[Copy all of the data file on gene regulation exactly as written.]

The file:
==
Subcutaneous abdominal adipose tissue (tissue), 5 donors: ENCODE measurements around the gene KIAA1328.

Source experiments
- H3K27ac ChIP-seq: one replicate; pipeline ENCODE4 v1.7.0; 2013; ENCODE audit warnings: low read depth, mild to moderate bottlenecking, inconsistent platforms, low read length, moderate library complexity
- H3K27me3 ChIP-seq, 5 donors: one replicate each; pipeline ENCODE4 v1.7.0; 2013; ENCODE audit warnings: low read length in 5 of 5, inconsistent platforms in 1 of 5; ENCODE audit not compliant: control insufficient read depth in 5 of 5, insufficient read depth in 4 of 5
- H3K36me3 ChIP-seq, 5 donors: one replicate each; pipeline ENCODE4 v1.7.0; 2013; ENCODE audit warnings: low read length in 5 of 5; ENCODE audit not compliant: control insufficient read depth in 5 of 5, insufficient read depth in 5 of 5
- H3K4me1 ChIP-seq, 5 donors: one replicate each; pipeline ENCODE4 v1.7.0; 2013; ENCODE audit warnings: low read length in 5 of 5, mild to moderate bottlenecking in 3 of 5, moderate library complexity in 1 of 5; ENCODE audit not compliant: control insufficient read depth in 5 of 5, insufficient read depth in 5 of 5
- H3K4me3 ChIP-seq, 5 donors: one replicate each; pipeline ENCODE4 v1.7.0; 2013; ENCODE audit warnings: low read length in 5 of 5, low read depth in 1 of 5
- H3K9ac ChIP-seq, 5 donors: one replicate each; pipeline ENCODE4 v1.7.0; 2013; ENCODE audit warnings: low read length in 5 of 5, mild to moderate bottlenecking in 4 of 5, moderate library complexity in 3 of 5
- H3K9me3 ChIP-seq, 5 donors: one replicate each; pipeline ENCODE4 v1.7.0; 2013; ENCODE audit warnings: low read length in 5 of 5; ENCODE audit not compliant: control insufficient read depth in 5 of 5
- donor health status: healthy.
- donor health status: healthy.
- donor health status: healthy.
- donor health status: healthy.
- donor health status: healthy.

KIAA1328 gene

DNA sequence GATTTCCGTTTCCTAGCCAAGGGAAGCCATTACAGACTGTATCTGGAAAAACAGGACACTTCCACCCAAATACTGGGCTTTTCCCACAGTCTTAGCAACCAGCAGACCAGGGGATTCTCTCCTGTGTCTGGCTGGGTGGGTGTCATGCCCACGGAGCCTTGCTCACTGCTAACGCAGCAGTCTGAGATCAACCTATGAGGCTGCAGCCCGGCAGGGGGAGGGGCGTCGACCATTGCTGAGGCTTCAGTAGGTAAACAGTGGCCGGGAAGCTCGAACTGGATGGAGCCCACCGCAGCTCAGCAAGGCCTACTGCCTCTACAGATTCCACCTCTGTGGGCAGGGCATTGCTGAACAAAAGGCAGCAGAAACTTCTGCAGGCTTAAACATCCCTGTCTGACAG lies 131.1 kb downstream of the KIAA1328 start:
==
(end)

Subcutaneous abdominal adipose tissue (tissue), 5 donors: ENCODE measurements around the gene KIAA1328.

Source experiments
- H3K27ac ChIP-seq: one replicate; pipeline ENCODE4 v1.7.0; 2013; ENCODE audit warnings: low read depth, mild to moderate bottlenecking, inconsistent platforms, low read length, moderate library complexity
- H3K27me3 ChIP-seq, 5 donors: one replicate each; pipeline ENCODE4 v1.7.0; 2013; ENCODE audit warnings: low read length in 5 of 5, inconsistent platforms in 1 of 5; ENCODE audit not compliant: control insufficient read depth in 5 of 5, insufficient read depth in 4 of 5
- H3K36me3 ChIP-seq, 5 donors: one replicate each; pipeline ENCODE4 v1.7.0; 2013; ENCODE audit warnings: low read length in 5 of 5; ENCODE audit not compliant: control insufficient read depth in 5 of 5, insufficient read depth in 5 of 5
- H3K4me1 ChIP-seq, 5 donors: one replicate each; pipeline ENCODE4 v1.7.0; 2013; ENCODE audit warnings: low read length in 5 of 5, mild to moderate bottlenecking in 3 of 5, moderate library complexity in 1 of 5; ENCODE audit not compliant: control insufficient read depth in 5 of 5, insufficient read depth in 5 of 5
- H3K4me3 ChIP-seq, 5 donors: one replicate each; pipeline ENCODE4 v1.7.0; 2013; ENCODE audit warnings: low read length in 5 of 5, low read depth in 1 of 5
- H3K9ac ChIP-seq, 5 donors: one replicate each; pipeline ENCODE4 v1.7.0; 2013; ENCODE audit warnings: low read length in 5 of 5, mild to moderate bottlenecking in 4 of 5, moderate library complexity in 3 of 5
- H3K9me3 ChIP-seq, 5 donors: one replicate each; pipeline ENCODE4 v1.7.0; 2013; ENCODE audit warnings: low read length in 5 of 5; ENCODE audit not compliant: control insufficient read depth in 5 of 5
- donor health status: healthy.
- donor health status: healthy.
- donor health status: healthy.
- donor health status: healthy.
- donor health status: healthy.

KIAA1328 gene

DNA sequence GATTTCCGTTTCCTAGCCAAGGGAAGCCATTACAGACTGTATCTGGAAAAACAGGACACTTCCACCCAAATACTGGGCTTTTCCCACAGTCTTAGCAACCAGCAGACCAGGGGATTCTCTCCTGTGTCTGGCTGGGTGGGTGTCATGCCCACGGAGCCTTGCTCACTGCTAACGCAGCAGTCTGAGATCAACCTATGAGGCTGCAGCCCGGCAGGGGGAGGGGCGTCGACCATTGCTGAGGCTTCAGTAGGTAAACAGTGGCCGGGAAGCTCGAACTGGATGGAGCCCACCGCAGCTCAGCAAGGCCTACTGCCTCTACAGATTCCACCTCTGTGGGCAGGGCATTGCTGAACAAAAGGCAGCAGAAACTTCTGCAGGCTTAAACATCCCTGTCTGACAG lies 131.1 kb downstream of the KIAA1328 start: